It is highly unusual for an assistant in a coroner's office to be talking to the media, especially in a big case like this. In fact, the coroner himself was not even making statements, allowing the state police to serve as the official spokespersons. If he was even in his office, the coroner was not taking phone calls there.
One of my colleagues, who used to work at the Lancaster paper, had the coroner's cell phone number and passed it along to me. After he got over the surprise that I had gotten his cell number, he proceeded to tell me that A) he could not believe any of his staff would have talked to the Post and B) the staff member in question lacked the experience or expertise to distinguish between the entry wounds caused by the double-0 buck shot in the shotgun shells and the bullets in the handgun (a magnum shell of double-0 contains 12 pellets, which accounted for the large number of entry wounds).
That lack of expertise didn't stop the assistant from appearing on Nightline.
The media itself was certainly not without its disgraceful moments. Sam's son John told me the day of the viewings, he and some other Amish men had to chase off several media members who snuck on to the farms where the families and neighbors had gathered, somehow bypassing the fire police providing "security" at the farm's lanes.
"We chased one guy off three times, Finally we had to forcibly remove him," said John.
That is as close to fighting words as you will get from the Amish.
There were unconfirmed reports that some media types had been caught Tuesday night trying to sneak through fields to get closer to the school. At least one photographer apparently hiked a long way through other fields to get pictures of graves being dug at the cemetery where the funerals were held. The road that led to the cemetery had been closed to outsider traffic.
As a journalist, I am ashamed of the ones who did that stuff, and the ones who went knocking on the doors of families who had kids in the school, despite those families attempts to remain unknown and away from the media. But I am also proud that those scoundrels were few in number and in no way reflected the behavior of the vast majority of the media covering the story.
As the auction house press operation wound down Wednesday, a steady stream of media folks sought out Sam and thanked him for his hospitality. Despite the expressed wishes of the Nickel Mines Amish community to be left alone by media outsiders, Sam told me the experience had changed the way he viewed the media.
Prior to this, his perception was based on occasional glimpses of televised news reports. "I'd be somewhere, and I'd see the reporters all gathered on the courtroom step, pushing and shoving, rudely shouting questions. I would think 'If it were me, I'd probably bop them one,'" Sam said.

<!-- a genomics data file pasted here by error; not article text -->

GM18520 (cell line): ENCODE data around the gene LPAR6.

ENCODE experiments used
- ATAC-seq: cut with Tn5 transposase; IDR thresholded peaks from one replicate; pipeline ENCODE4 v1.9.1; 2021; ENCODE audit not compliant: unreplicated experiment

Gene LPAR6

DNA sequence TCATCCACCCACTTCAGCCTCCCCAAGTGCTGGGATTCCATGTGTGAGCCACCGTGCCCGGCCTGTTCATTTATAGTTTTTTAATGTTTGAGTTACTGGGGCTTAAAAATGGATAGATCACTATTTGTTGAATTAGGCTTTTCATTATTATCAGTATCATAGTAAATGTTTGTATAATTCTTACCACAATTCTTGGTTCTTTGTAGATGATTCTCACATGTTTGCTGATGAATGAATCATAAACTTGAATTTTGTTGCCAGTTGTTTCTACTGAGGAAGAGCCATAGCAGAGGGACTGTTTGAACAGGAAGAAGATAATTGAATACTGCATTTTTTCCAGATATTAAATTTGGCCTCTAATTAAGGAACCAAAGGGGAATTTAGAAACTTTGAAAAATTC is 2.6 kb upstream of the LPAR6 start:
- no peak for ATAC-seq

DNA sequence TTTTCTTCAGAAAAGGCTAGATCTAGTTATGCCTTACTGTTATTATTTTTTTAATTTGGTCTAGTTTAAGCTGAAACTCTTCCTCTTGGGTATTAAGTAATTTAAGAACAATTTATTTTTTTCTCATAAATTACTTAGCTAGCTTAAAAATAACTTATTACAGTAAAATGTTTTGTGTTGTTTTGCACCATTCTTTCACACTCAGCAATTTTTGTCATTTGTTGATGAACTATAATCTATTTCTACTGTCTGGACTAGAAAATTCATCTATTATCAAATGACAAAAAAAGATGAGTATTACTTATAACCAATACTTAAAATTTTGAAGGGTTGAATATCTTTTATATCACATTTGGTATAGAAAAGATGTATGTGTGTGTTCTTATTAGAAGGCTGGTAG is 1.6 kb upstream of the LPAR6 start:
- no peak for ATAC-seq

After playing host to the horde for two-and-a-half days, Sam said he had a newfound respect for the journalism profession. "By and large they were very kind and very considerate," he said.
I know my colleagues who covered the story and I tried very hard to be just that. Not just to Sam, to whom I cannot give enough thanks for letting us set up a "Nickel Mines Bureau" in the middle of his business, but to the community as a whole.
The afternoon of the shootings we came to know of a family that had three boys and a girl in the school. They were neighbors of an Amish man named Jake King we met, and with whom we were able to build a rapport. Jake's wife had talked to families of some of the girls. He was willing to tell us what she told him, but also appreciated our desire to hear it from her, instead of third hand. Jake sent us up the road to visit his farm and told us to tell her he had sent us.
His wife was not there when we arrived, but Jake's teen-aged daughter, who was past school age for Amish children (they stop at eighth grade), came over from next door to greet us. She was babysitting the rest of the neighbor's children while the parents were gathered with other parents awaiting word on their children.
We learned a few things from our conversation with her that might have made for some "juicier" details in the story. Standard protocol is for a source to tell you ahead of time that a conversation is off the record. We did not stand on that protocl in this case, though. When she expressed reservations about us putting things she had confided in the paper, we decided we would not use them.
Nothing she told us was close to the details Rita the midwife dished out. It was little more than the number of children the neighbors had, how many went to the school, how many were male or female and the fact that the family had moved next door a few years ago and elected to keep the children in the West Nickel Mines school, rather than switch to East Nickel Mines, which was a little closer.
The young lady was concerned she would be violating the neighbor's privacy of we wrote any of that. Lucky for those folks they lived next to Jake and his family, and not next to Rita the midwife.